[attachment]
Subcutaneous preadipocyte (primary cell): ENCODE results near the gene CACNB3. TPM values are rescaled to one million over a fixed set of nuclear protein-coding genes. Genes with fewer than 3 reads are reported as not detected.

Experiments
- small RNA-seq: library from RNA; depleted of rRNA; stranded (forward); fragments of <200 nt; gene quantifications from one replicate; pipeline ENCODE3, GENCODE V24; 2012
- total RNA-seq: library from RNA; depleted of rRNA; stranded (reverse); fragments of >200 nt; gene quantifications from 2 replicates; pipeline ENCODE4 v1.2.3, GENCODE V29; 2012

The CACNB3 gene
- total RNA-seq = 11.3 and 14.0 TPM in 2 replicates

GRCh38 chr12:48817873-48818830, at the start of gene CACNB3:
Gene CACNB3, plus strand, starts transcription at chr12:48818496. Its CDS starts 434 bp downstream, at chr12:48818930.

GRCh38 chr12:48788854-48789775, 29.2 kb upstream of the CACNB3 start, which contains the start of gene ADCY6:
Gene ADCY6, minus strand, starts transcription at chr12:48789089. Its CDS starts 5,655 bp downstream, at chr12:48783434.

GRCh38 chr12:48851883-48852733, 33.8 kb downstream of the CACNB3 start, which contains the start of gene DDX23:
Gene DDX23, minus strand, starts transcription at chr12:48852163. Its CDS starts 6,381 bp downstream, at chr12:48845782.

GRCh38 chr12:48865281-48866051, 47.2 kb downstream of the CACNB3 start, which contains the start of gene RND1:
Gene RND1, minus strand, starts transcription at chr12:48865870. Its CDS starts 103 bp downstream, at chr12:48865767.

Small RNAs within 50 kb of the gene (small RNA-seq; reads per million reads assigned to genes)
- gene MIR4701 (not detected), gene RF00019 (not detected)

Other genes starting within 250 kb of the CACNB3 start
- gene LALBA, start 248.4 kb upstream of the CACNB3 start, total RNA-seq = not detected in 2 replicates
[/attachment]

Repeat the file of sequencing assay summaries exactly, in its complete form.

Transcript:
Subcutaneous preadipocyte (primary cell): ENCODE results near the gene CACNB3. TPM values are rescaled to one million over a fixed set of nuclear protein-coding genes. Genes with fewer than 3 reads are reported as not detected.

Experiments
- small RNA-seq: library from RNA; depleted of rRNA; stranded (forward); fragments of <200 nt; gene quantifications from one replicate; pipeline ENCODE3, GENCODE V24; 2012
- total RNA-seq: library from RNA; depleted of rRNA; stranded (reverse); fragments of >200 nt; gene quantifications from 2 replicates; pipeline ENCODE4 v1.2.3, GENCODE V29; 2012

The CACNB3 gene
- total RNA-seq = 11.3 and 14.0 TPM in 2 replicates

GRCh38 chr12:48817873-48818830, at the start of gene CACNB3:
Gene CACNB3, plus strand, starts transcription at chr12:48818496. Its CDS starts 434 bp downstream, at chr12:48818930.

GRCh38 chr12:48788854-48789775, 29.2 kb upstream of the CACNB3 start, which contains the start of gene ADCY6:
Gene ADCY6, minus strand, starts transcription at chr12:48789089. Its CDS starts 5,655 bp downstream, at chr12:48783434.

GRCh38 chr12:48851883-48852733, 33.8 kb downstream of the CACNB3 start, which contains the start of gene DDX23:
Gene DDX23, minus strand, starts transcription at chr12:48852163. Its CDS starts 6,381 bp downstream, at chr12:48845782.

GRCh38 chr12:48865281-48866051, 47.2 kb downstream of the CACNB3 start, which contains the start of gene RND1:
Gene RND1, minus strand, starts transcription at chr12:48865870. Its CDS starts 103 bp downstream, at chr12:48865767.

Small RNAs within 50 kb of the gene (small RNA-seq; reads per million reads assigned to genes)
- gene MIR4701 (not detected), gene RF00019 (not detected)

Other genes starting within 250 kb of the CACNB3 start
- gene LALBA, start 248.4 kb upstream of the CACNB3 start, total RNA-seq = not detected in 2 replicates